DAMAGING a cell’s nucleolus could destroy cancer cells by increasing levels of the most important tumour prevention protein, p53, reveals research presented at the National Cancer Research Institute (NCRI) Cancer Conference in Liverpool, today (Tuesday).
Scientists at The University of Liverpool have discovered that the nucleolus – a cell component found inside the nucleus – directly regulates the level of a cancer-protector protein called p53. And p53, called the ‘guardian of the genome’, blocks tumour development by triggering a ‘stop’ signal which prevents cells dividing out of control.
The team, whose research was jointly funded by Cancer Research UK, Yorkshire Cancer Research, North West Cancer Research Fund and Mersey Kidney Research, discovered that p53 proteins enter nucleoli to be labelled for destruction. These ‘tagged’ p53 proteins are then ‘broken up’ in another part of the cell.
But cell stresses, such as heat, lack of nutrients, high or low salt levels and DNA damage, stop the nucleolus from working. This in turn prevents p53 from being destroyed, so p53 levels automatically increase and stop the cell dividing. Eventually the cell dies. This suggests that nucleoli are a powerful new target for the development of new cancer drugs.
This research implies that scientists can kill cancer cells by targeting the nucleoli to increase levels of protective p53. It explains how levels of the most important cancer protector protein, p53, increase in response to such a wide variety of cell stresses. This potentially means there is a whole range of new drug targets available to us, and suggests that it may not be necessary to use only DNA damage techniques – such as chemotherapy and radiotherapy – to raise levels of p53.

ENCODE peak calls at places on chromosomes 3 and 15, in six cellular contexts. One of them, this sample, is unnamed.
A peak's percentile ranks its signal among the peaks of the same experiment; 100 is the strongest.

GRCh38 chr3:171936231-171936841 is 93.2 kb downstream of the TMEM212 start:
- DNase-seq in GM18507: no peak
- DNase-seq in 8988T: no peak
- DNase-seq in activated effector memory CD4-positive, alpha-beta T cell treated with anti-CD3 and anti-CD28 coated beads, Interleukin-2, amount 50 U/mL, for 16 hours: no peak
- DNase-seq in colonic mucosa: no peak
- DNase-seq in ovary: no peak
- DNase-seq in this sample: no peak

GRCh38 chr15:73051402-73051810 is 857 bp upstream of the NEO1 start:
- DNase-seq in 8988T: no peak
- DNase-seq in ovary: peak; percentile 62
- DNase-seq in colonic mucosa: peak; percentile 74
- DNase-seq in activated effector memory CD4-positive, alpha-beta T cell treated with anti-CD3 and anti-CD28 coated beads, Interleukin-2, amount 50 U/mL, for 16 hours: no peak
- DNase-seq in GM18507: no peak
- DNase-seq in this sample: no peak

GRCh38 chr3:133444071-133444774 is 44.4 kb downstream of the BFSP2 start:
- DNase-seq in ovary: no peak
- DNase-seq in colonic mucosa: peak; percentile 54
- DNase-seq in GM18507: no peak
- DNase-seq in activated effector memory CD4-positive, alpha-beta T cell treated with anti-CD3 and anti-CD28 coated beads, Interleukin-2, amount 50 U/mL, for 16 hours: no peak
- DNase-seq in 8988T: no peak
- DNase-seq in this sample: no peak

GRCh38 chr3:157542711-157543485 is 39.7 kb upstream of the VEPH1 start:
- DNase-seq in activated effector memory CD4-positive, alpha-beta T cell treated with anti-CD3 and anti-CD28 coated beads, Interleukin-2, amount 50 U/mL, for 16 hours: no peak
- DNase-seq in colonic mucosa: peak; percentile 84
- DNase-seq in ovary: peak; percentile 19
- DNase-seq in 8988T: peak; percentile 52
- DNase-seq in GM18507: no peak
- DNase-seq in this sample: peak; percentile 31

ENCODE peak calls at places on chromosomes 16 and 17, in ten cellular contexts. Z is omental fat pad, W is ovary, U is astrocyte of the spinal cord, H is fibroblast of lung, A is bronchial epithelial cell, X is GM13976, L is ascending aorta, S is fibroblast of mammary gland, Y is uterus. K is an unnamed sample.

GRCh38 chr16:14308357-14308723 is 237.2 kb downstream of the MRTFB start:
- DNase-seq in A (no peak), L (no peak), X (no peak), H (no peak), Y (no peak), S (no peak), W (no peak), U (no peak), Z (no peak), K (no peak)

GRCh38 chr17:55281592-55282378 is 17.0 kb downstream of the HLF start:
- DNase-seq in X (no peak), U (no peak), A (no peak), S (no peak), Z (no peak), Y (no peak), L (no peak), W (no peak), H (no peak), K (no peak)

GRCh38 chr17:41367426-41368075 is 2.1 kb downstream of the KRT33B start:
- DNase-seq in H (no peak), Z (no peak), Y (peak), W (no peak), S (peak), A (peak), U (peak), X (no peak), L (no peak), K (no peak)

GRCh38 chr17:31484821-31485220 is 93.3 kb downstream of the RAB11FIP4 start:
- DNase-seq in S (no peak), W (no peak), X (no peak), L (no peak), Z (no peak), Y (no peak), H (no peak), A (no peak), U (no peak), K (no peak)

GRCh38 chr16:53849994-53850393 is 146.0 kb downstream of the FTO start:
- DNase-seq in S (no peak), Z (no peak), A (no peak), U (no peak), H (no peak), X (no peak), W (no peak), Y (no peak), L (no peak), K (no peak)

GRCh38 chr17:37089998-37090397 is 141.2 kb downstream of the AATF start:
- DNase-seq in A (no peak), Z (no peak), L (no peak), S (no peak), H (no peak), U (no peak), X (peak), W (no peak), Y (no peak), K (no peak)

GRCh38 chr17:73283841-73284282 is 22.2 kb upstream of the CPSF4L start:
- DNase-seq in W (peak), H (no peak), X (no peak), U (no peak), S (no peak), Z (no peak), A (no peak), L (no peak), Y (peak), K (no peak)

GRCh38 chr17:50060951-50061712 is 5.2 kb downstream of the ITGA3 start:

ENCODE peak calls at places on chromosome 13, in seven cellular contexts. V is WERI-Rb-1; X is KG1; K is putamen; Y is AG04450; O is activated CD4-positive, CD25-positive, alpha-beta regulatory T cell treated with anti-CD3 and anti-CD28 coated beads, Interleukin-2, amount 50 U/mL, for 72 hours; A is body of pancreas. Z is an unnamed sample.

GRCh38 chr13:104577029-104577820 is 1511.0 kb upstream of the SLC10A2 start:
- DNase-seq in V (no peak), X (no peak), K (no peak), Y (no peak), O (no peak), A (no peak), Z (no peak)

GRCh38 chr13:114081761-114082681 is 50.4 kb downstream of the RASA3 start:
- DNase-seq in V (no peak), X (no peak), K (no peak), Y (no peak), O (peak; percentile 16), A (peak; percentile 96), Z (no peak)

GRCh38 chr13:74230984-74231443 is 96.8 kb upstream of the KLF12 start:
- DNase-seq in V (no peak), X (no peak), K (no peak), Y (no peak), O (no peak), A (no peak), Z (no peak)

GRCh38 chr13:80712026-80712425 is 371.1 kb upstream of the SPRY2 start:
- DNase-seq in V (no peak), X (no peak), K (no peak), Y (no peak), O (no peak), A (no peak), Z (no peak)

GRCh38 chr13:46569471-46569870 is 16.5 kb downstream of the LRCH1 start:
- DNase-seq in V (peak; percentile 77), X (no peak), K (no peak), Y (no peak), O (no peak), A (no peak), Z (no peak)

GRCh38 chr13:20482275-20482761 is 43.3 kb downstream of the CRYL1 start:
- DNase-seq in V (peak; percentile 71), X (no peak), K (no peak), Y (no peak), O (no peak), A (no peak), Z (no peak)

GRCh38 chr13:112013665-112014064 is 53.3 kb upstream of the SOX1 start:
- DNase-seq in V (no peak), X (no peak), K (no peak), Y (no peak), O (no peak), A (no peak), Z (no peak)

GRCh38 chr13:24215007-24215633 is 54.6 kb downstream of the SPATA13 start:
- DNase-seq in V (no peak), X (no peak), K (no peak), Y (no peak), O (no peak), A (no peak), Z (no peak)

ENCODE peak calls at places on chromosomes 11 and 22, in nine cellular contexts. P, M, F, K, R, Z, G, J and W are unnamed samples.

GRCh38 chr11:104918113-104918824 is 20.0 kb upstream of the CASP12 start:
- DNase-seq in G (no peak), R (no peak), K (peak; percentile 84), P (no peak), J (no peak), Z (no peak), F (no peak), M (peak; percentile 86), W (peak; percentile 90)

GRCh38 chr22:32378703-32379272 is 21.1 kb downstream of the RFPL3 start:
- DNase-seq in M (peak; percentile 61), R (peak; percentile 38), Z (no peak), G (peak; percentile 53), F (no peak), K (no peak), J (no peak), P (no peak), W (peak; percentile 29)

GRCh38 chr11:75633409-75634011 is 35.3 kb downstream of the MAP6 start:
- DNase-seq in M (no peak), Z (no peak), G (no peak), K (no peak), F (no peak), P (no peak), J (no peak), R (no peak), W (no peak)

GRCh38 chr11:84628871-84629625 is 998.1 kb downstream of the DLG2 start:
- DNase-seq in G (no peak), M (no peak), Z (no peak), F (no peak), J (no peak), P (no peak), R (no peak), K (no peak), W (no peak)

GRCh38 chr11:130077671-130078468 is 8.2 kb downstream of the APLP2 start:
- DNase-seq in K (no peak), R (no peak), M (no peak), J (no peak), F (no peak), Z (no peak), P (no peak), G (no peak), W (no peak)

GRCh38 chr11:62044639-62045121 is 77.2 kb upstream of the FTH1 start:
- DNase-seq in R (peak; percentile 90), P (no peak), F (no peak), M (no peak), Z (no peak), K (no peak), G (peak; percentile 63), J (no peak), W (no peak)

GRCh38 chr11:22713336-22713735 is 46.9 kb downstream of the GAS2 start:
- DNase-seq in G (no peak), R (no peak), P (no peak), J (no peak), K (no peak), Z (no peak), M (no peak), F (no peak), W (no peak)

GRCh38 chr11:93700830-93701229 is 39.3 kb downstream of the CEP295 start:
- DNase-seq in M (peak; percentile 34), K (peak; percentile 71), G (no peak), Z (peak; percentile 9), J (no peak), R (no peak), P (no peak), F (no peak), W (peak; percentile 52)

Dr Carlos Rubbi, based at the Liverpool Cancer Research UK Centre, the University of Liverpool
Until now, nucleoli were just thought to be the places where ribosomes – ‘protein factories’ – are made. This research shows nucleoli have additional cell control functions and provide the link between the detection of cell stress and the cells’ response.
We discovered p53 – the first natural ‘tumour suppressor protein,’ which protects cells from turning cancerous – more than 30 years ago. But decades later, our team and other scientists are still making incredible discoveries about the behaviour of p53 – and the many ways it regulates cells. Today it is at the heart of new techniques being developed to treat cancer. And this latest finding, that a simple part of the cell could potentially be targeted to increase the levels of p53, is exciting news and has the potential to influence greatly the development of future approaches to destroying cancer cells.
Professor Sir David Lane, co-discoverer of p53